Survey - we conduct a survey that usually includes the following modules: 

-   Segmentation module defines and prioritizes prospective customer segments, and informs the Master dimension of the Compass.

-  Consumer motives module identifies consumers’ key functional and emotional needs they seek to satisfy by shopping in the category. It informs the Purpose dimension.

-  Brand associations module maps the network of associations that exist between brands, benefits, wants, and culture.  Informs the Expression dimension. 

-  Concept testing module evaluates the strength of different positioning concepts, and also informs the Expression and the Promise dimensions.




Stated and implicit preference tests tell us whether consumers will choose your brand over competitors under a variety of circumstances. We evaluate the relative strength of brands in the competitive set using a set of standard questions as well as using an experimental set-up borrowed from psychology research.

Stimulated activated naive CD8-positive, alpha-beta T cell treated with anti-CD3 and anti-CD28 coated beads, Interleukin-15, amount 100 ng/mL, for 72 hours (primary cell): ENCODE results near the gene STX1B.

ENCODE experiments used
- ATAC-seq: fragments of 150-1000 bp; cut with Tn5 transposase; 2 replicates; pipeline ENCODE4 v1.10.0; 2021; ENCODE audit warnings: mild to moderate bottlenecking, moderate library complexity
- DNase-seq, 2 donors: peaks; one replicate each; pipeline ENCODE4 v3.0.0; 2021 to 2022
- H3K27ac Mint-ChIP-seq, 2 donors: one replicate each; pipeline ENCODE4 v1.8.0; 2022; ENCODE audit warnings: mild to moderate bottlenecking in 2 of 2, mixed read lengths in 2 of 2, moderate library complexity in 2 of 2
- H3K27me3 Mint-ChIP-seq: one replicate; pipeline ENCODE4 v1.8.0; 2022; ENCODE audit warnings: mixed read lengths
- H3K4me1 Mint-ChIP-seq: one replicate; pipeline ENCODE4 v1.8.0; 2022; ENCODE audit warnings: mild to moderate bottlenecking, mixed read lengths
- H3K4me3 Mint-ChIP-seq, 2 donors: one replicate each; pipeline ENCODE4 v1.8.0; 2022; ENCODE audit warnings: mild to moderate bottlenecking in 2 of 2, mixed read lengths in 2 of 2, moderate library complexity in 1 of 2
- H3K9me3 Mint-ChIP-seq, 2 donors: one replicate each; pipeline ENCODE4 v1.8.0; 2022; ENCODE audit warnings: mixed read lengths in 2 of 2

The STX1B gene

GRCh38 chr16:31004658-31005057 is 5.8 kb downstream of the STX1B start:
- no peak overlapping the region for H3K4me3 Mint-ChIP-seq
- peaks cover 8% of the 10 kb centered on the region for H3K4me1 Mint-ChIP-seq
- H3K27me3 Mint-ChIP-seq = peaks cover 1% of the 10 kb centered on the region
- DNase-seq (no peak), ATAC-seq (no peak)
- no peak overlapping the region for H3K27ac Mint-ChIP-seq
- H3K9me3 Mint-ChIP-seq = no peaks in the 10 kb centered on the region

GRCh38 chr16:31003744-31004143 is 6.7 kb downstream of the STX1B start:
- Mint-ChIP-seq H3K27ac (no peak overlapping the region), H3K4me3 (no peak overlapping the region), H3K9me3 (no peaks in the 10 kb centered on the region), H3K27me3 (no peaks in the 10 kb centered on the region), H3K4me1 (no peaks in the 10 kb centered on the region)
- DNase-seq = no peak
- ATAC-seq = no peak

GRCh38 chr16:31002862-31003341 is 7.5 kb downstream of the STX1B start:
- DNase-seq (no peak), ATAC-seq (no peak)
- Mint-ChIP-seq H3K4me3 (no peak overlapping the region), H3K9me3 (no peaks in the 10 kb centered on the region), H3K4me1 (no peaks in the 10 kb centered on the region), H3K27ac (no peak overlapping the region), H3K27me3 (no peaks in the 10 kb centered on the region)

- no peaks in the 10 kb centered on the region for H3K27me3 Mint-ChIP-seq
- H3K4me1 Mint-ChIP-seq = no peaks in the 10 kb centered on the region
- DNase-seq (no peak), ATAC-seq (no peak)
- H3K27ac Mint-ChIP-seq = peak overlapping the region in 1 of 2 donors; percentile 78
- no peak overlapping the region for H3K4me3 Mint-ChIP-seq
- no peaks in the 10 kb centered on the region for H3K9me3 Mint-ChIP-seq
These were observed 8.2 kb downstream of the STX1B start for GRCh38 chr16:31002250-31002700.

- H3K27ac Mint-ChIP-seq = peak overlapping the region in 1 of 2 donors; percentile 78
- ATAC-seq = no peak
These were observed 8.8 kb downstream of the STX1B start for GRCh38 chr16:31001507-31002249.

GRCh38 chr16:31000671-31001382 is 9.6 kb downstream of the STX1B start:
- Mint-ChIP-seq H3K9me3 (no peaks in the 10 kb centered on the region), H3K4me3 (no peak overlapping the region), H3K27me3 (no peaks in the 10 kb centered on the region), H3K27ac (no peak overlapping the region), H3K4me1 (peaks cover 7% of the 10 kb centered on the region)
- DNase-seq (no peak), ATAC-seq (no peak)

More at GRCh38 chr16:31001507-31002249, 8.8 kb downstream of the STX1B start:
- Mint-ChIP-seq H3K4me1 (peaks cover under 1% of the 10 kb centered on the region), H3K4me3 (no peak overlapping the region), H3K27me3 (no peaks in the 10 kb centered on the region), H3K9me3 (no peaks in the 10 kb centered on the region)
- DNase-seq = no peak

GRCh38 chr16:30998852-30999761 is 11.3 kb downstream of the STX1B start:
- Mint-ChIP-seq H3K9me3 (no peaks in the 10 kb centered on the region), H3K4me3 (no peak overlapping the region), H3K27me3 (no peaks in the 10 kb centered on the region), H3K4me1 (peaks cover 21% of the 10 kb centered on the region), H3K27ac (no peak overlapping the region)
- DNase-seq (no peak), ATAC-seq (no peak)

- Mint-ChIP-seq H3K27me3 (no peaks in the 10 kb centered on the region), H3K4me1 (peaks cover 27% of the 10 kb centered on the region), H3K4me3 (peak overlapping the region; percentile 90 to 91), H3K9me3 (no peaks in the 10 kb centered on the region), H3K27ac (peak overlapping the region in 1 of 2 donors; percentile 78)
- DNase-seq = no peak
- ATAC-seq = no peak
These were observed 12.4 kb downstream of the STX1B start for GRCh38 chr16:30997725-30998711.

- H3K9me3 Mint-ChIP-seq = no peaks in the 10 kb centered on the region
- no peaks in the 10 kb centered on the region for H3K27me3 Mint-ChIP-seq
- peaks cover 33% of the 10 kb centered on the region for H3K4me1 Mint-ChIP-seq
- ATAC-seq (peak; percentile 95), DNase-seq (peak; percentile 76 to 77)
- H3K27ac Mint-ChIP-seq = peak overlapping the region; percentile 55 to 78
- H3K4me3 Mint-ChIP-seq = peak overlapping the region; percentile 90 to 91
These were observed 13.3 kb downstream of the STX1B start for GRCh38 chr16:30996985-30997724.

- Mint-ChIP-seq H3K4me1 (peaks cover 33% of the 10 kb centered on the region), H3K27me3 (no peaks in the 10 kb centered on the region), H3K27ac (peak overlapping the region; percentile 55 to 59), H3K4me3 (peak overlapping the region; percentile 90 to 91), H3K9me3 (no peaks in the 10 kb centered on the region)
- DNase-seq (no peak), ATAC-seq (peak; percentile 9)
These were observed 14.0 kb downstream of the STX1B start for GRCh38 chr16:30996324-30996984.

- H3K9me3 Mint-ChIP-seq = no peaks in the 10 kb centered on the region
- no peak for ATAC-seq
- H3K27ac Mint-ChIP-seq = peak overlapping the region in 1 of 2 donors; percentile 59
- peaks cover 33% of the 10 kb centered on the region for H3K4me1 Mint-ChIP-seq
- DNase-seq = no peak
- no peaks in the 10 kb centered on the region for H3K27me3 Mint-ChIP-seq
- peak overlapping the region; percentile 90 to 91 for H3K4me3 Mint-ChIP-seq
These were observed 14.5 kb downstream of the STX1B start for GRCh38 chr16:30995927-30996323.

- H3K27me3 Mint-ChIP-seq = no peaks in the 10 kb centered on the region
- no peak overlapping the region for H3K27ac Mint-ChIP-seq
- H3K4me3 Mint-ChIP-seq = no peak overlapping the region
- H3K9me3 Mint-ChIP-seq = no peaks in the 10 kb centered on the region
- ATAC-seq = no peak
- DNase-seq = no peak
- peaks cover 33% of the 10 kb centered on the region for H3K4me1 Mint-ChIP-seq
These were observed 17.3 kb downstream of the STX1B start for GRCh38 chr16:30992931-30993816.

Brand-price trade-off analysis - we evaluate brand preference at each in a series of increasing price points to understand the implied relative value of different brands.

Brand tracking - we monitor changes in key brand indicators by fielding periodic surveys and combining the results with social data. 



Brand association test - we map the networks of mental associations with your and competitors' brands using a mix of techniques such as metaphor elicitation and correspondence analysis. The test tells us whether people associate your brand with wrong or negative concepts.

Recognition / misattribution test - we run a test that involves showing respondents elements of brand identity that are incomplete or blurry and asking them what brand each each element belongs to. The test tells us whether any parts of brand identity are not widely recognized or are attributed to a wrong brand. 

Social reputation analysis - we mine social data to understand how your brand's reputation compares to competitors along different dimensions.